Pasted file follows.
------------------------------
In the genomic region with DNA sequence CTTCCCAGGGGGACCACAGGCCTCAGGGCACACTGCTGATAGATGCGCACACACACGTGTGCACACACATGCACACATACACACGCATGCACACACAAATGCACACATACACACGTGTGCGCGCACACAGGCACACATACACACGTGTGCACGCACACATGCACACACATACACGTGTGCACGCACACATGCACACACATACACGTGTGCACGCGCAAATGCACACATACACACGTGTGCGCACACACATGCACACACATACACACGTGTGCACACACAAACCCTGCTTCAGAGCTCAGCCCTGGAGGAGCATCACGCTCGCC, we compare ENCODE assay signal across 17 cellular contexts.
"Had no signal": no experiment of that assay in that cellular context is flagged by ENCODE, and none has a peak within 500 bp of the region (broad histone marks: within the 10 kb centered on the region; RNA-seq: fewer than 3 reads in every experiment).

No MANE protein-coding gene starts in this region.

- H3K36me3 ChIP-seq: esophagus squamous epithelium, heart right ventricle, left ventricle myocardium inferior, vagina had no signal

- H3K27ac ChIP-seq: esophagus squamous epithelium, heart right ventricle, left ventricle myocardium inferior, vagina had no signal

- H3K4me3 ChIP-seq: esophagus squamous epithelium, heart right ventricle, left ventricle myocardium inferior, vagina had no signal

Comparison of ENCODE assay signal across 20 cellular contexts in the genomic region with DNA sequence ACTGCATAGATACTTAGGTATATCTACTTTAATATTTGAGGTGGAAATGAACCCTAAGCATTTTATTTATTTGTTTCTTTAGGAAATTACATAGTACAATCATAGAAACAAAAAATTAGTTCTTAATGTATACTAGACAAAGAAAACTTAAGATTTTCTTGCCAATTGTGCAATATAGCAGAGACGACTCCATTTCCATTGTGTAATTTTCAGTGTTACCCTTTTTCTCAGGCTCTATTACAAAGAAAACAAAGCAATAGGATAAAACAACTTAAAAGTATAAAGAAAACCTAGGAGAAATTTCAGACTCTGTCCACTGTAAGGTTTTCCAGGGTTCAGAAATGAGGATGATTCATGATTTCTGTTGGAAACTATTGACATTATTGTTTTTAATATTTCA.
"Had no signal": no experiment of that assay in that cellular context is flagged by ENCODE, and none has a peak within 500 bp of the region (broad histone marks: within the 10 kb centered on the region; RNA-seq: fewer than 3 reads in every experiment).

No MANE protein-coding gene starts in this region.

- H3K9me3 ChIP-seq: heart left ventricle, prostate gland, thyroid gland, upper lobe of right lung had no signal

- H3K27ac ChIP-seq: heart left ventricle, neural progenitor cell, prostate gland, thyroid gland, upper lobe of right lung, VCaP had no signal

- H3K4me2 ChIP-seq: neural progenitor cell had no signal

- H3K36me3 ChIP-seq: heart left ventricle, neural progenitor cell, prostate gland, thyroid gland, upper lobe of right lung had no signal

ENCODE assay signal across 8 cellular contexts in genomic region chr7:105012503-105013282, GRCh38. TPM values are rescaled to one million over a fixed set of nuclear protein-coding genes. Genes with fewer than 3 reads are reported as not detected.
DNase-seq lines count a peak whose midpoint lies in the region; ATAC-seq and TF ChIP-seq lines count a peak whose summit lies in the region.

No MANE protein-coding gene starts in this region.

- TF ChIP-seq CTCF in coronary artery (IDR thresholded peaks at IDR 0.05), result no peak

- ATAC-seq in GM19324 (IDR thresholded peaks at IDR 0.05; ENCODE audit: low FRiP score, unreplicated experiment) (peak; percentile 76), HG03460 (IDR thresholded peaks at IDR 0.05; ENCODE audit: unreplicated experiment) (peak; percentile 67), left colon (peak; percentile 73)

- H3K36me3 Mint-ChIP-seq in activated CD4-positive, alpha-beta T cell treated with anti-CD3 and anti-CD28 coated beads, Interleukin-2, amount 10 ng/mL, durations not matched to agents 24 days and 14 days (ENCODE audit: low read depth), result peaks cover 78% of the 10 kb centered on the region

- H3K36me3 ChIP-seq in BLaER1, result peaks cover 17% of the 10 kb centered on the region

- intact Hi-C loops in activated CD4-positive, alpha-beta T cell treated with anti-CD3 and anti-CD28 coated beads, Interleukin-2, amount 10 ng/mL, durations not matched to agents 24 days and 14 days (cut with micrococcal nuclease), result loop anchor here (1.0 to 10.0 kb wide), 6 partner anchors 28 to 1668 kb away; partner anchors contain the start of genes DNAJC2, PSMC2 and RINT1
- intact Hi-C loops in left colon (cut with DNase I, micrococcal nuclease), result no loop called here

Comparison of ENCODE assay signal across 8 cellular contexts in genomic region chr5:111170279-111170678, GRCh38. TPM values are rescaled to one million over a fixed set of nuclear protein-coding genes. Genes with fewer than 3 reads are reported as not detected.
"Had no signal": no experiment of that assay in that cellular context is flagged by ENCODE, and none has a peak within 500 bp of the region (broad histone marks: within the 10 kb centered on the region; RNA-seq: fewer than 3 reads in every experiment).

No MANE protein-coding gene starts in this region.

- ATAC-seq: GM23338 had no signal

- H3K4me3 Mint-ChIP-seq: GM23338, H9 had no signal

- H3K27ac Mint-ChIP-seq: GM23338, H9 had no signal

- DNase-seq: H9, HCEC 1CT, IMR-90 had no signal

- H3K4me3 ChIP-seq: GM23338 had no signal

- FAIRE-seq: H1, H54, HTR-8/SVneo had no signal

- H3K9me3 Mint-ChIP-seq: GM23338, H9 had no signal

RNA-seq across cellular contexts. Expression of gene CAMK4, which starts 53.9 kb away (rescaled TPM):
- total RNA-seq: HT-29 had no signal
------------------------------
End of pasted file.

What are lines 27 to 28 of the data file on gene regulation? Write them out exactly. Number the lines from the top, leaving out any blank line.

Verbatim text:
- H3K4me3 Mint-ChIP-seq: GM23338, H9 had no signal

- H3K27ac Mint-ChIP-seq: GM23338, H9 had no signal